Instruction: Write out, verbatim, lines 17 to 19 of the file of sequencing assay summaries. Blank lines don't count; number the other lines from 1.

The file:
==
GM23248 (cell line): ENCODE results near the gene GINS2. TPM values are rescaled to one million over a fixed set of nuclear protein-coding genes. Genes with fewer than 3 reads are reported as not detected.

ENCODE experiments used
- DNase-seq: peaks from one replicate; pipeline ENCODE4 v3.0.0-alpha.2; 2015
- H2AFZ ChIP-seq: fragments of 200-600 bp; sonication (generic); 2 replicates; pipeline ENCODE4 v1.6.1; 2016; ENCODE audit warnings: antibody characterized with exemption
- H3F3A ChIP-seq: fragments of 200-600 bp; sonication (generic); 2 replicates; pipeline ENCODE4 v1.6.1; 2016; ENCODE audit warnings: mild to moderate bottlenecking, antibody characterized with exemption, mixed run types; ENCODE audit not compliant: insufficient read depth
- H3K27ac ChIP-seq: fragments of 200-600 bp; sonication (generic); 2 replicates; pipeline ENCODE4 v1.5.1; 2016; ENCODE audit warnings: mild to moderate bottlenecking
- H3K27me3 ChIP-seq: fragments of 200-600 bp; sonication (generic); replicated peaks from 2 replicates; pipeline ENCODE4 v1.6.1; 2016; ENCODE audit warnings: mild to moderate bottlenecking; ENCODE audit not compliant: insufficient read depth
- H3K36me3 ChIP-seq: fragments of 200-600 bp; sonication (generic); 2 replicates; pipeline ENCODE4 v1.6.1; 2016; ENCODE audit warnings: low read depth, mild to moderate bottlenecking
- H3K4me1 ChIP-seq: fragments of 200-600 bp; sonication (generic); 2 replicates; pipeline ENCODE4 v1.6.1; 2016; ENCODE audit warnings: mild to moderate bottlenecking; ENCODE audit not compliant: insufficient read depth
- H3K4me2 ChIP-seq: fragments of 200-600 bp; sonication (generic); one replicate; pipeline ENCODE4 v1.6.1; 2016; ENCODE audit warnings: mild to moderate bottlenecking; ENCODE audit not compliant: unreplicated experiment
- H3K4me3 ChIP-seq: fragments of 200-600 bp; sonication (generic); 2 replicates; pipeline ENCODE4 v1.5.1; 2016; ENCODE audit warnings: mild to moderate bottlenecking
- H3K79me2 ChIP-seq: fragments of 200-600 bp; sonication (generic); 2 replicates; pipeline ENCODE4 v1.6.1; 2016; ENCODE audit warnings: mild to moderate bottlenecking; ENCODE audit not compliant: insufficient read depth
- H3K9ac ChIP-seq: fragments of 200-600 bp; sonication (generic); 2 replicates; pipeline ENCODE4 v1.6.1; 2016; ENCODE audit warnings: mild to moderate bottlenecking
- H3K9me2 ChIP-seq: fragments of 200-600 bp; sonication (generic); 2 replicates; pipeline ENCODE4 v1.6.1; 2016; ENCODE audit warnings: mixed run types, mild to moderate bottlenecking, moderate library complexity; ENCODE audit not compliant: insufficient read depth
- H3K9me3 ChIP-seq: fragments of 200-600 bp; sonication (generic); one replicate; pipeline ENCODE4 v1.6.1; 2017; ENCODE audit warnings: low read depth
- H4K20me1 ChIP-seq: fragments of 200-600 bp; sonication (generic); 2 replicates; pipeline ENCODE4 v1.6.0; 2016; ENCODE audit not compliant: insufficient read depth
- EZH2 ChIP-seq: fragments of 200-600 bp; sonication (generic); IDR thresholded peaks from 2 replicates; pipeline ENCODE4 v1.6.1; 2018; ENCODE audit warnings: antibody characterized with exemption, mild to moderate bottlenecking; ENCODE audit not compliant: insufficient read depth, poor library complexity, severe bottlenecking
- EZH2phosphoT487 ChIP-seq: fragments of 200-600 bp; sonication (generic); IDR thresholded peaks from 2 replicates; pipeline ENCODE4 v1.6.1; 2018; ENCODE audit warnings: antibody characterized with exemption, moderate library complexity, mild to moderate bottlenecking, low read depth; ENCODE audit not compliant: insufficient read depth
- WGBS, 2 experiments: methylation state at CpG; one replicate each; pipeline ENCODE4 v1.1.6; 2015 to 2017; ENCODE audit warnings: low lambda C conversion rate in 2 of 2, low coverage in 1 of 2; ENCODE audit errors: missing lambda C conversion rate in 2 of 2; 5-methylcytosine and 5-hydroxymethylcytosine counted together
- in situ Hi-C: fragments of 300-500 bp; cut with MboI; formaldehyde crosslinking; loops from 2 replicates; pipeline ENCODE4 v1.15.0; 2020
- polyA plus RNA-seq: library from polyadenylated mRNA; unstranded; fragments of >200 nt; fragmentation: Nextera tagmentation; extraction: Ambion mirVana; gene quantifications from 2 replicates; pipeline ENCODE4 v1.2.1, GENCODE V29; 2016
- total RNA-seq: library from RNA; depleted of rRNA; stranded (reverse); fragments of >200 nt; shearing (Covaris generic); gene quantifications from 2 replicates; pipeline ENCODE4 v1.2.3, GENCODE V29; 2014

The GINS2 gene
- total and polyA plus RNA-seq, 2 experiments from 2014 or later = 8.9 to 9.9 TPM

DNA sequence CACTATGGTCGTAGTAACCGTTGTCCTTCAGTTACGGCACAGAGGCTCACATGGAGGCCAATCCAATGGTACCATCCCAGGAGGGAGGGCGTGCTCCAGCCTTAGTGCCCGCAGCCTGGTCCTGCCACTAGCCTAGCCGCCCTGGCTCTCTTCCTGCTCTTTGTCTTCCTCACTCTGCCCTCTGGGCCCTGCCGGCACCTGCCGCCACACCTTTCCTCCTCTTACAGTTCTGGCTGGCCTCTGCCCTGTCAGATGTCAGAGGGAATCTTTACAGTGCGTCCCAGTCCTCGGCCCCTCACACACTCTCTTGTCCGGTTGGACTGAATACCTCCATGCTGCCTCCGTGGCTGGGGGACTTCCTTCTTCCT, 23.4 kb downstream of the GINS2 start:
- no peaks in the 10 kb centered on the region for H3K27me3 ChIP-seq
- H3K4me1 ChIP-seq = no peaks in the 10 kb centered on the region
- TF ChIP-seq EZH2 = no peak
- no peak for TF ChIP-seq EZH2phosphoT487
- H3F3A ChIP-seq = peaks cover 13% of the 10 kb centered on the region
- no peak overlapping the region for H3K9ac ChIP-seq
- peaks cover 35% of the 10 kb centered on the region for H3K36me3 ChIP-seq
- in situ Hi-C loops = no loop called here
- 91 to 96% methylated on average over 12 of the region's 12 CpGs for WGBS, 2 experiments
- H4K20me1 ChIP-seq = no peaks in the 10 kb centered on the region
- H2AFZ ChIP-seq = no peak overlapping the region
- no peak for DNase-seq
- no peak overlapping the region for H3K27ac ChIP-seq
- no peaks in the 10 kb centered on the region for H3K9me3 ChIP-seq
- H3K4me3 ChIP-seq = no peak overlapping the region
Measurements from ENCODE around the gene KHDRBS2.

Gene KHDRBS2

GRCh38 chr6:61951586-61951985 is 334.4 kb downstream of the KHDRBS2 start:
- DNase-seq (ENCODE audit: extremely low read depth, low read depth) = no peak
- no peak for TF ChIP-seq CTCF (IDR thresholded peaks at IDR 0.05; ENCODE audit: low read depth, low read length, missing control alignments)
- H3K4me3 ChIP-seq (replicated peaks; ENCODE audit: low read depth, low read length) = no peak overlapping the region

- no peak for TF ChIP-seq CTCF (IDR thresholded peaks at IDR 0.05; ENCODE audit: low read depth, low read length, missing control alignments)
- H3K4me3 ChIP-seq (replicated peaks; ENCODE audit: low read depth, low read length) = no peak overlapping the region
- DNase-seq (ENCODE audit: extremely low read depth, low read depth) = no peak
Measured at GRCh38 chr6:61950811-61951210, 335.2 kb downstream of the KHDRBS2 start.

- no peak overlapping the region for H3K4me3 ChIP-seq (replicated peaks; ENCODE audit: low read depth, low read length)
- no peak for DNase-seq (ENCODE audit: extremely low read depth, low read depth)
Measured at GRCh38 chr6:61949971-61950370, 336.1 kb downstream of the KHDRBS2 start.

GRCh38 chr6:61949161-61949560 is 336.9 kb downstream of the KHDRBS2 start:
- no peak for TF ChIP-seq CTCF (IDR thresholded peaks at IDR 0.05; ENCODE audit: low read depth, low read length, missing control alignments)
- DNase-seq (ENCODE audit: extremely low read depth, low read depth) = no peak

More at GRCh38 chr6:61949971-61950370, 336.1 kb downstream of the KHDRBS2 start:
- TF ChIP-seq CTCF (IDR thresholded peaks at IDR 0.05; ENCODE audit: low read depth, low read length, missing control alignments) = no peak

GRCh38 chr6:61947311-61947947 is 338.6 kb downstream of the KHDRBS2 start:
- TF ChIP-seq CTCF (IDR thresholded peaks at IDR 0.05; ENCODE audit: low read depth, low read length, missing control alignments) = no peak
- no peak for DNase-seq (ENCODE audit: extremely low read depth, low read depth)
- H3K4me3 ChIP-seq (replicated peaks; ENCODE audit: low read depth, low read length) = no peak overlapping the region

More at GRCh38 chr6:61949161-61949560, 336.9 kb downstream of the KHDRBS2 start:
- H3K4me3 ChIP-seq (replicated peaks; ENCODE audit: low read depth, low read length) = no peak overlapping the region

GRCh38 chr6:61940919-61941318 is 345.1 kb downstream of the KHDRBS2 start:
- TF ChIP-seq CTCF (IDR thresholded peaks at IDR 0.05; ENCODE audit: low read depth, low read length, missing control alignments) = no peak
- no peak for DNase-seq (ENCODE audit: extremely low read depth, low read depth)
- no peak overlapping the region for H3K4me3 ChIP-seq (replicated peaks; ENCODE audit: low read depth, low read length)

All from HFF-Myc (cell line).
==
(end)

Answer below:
- EZH2 ChIP-seq: fragments of 200-600 bp; sonication (generic); IDR thresholded peaks from 2 replicates; pipeline ENCODE4 v1.6.1; 2018; ENCODE audit warnings: antibody characterized with exemption, mild to moderate bottlenecking; ENCODE audit not compliant: insufficient read depth, poor library complexity, severe bottlenecking
- EZH2phosphoT487 ChIP-seq: fragments of 200-600 bp; sonication (generic); IDR thresholded peaks from 2 replicates; pipeline ENCODE4 v1.6.1; 2018; ENCODE audit warnings: antibody characterized with exemption, moderate library complexity, mild to moderate bottlenecking, low read depth; ENCODE audit not compliant: insufficient read depth
- WGBS, 2 experiments: methylation state at CpG; one replicate each; pipeline ENCODE4 v1.1.6; 2015 to 2017; ENCODE audit warnings: low lambda C conversion rate in 2 of 2, low coverage in 1 of 2; ENCODE audit errors: missing lambda C conversion rate in 2 of 2; 5-methylcytosine and 5-hydroxymethylcytosine counted together